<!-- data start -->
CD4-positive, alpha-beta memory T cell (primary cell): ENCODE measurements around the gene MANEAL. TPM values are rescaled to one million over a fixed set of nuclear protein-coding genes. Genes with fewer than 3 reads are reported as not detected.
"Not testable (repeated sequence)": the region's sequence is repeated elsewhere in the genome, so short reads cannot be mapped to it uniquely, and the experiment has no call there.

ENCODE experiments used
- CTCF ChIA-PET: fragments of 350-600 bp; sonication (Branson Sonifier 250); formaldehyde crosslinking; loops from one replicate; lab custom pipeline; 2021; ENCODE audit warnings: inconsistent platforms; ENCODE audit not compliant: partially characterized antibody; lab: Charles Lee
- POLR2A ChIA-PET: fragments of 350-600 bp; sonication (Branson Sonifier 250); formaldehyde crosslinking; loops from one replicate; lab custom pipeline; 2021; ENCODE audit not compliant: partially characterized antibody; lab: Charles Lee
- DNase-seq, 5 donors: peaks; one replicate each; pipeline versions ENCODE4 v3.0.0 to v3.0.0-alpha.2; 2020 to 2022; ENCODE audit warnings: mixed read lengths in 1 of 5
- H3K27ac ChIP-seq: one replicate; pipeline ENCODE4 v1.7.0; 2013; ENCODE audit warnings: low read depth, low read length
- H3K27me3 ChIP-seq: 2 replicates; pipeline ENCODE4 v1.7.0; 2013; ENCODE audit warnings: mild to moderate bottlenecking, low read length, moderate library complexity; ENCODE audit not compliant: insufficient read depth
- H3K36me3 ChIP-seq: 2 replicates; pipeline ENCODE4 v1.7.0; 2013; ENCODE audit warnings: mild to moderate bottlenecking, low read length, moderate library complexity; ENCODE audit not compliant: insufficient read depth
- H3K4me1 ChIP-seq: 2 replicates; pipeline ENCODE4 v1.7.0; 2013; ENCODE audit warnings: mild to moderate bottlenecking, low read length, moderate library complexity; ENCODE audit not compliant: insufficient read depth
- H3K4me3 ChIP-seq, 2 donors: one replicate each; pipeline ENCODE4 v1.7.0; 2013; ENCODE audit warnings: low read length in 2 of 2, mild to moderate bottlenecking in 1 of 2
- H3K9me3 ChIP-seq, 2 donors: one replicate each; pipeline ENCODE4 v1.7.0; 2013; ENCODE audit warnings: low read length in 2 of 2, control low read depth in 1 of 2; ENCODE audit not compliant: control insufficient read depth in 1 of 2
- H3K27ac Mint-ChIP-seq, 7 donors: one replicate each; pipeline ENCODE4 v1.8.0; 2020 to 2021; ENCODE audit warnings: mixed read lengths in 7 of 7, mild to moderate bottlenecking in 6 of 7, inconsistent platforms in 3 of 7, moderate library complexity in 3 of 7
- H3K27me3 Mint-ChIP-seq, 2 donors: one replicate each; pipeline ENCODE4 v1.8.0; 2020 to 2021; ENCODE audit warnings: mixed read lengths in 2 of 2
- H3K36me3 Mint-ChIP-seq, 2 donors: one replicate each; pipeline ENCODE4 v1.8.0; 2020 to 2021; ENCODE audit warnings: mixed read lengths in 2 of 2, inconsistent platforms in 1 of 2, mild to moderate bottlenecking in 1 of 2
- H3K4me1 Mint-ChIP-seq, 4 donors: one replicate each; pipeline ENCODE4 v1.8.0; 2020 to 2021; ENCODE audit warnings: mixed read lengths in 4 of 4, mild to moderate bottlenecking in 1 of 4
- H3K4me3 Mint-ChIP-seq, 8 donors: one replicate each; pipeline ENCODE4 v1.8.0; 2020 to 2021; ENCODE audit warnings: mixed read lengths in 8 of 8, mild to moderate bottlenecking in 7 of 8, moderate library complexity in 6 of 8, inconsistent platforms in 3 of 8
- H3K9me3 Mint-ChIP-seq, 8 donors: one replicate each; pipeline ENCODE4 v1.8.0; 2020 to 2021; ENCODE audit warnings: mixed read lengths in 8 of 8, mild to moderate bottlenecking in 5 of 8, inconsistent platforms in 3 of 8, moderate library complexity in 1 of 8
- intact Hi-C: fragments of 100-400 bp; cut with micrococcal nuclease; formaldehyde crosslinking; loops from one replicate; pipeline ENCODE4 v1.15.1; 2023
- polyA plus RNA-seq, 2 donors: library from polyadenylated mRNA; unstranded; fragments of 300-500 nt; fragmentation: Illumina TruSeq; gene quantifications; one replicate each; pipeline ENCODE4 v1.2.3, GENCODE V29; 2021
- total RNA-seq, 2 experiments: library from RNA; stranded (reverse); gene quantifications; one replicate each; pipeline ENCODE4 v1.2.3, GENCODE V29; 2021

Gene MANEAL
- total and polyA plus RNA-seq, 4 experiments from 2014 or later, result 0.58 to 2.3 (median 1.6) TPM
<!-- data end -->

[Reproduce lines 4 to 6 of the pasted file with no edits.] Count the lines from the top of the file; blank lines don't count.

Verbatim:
- CTCF ChIA-PET: fragments of 350-600 bp; sonication (Branson Sonifier 250); formaldehyde crosslinking; loops from one replicate; lab custom pipeline; 2021; ENCODE audit warnings: inconsistent platforms; ENCODE audit not compliant: partially characterized antibody; lab: Charles Lee
- POLR2A ChIA-PET: fragments of 350-600 bp; sonication (Branson Sonifier 250); formaldehyde crosslinking; loops from one replicate; lab custom pipeline; 2021; ENCODE audit not compliant: partially characterized antibody; lab: Charles Lee
- DNase-seq, 5 donors: peaks; one replicate each; pipeline versions ENCODE4 v3.0.0 to v3.0.0-alpha.2; 2020 to 2022; ENCODE audit warnings: mixed read lengths in 1 of 5